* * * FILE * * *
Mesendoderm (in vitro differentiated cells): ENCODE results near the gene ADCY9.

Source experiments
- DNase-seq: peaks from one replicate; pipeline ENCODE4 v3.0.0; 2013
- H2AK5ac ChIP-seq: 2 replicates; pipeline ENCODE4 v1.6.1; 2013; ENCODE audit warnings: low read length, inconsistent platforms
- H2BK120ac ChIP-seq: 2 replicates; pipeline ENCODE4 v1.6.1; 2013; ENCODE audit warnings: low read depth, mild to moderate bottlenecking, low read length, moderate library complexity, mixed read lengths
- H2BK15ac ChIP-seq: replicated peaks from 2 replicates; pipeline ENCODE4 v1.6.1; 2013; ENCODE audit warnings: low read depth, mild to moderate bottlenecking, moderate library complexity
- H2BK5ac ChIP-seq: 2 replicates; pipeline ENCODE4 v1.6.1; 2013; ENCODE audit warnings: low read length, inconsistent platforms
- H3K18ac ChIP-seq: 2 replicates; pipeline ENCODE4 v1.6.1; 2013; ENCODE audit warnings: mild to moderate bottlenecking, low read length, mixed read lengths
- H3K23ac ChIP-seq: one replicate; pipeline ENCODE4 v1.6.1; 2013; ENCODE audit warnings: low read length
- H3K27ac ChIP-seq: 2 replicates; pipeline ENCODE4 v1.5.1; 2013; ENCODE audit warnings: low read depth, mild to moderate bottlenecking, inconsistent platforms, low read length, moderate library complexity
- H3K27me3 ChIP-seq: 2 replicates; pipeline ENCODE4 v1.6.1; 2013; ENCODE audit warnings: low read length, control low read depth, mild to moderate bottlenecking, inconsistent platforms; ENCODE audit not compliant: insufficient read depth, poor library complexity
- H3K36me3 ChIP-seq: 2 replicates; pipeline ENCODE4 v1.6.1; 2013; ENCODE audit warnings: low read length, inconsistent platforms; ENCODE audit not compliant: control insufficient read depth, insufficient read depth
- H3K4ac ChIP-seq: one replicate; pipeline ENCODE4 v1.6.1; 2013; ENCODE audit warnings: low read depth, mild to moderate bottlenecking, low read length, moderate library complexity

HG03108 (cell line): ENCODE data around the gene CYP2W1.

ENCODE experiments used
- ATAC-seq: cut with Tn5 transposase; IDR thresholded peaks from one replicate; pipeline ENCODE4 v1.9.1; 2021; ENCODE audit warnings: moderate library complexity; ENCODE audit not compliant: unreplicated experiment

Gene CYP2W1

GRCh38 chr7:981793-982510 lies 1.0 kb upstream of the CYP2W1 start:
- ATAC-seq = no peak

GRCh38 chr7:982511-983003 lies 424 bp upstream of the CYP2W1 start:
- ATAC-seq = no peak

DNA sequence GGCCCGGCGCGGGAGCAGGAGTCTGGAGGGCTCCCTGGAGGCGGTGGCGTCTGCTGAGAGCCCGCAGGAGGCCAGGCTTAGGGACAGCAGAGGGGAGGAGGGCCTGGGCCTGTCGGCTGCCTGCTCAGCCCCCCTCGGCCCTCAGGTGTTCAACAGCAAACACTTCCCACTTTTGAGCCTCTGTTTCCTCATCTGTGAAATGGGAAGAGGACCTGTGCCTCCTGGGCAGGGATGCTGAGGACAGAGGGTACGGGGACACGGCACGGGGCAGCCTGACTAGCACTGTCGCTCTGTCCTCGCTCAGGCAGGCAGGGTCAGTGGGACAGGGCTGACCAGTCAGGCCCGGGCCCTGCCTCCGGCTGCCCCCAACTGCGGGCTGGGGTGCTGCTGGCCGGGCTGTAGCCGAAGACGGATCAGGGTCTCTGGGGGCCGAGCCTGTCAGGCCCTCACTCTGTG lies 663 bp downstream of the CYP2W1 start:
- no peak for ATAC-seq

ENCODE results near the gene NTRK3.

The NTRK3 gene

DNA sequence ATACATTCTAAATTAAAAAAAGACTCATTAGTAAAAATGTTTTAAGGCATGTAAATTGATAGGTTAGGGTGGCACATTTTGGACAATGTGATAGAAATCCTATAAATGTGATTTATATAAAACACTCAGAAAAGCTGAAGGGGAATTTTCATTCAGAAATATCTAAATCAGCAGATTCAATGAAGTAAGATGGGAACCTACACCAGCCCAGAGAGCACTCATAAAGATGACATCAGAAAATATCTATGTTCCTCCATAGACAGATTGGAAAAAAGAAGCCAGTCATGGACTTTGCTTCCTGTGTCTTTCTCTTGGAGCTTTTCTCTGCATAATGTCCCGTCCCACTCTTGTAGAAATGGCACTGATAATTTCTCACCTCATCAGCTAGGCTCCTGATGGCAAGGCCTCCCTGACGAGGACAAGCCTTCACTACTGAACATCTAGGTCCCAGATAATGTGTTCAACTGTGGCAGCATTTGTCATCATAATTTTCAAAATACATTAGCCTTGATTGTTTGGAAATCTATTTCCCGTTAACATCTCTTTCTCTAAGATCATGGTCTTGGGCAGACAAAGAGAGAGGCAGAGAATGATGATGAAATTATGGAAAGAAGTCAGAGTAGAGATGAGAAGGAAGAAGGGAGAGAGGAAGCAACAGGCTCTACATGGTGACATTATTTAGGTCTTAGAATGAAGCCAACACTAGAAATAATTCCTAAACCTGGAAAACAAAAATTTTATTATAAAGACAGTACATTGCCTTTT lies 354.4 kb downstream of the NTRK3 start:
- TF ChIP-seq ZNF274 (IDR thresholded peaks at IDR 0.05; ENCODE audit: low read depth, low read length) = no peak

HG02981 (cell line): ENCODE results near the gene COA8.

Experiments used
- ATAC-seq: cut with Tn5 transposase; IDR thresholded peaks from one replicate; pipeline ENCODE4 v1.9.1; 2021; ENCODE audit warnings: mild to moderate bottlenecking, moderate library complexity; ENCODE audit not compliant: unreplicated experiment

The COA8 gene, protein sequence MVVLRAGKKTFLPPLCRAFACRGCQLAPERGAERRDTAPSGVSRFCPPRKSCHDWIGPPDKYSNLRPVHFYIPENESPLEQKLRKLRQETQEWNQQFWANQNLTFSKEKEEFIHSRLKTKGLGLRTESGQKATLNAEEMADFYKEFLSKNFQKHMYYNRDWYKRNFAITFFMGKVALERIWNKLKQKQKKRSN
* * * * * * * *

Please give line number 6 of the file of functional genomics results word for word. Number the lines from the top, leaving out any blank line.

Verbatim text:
- H2BK15ac ChIP-seq: replicated peaks from 2 replicates; pipeline ENCODE4 v1.6.1; 2013; ENCODE audit warnings: low read depth, mild to moderate bottlenecking, moderate library complexity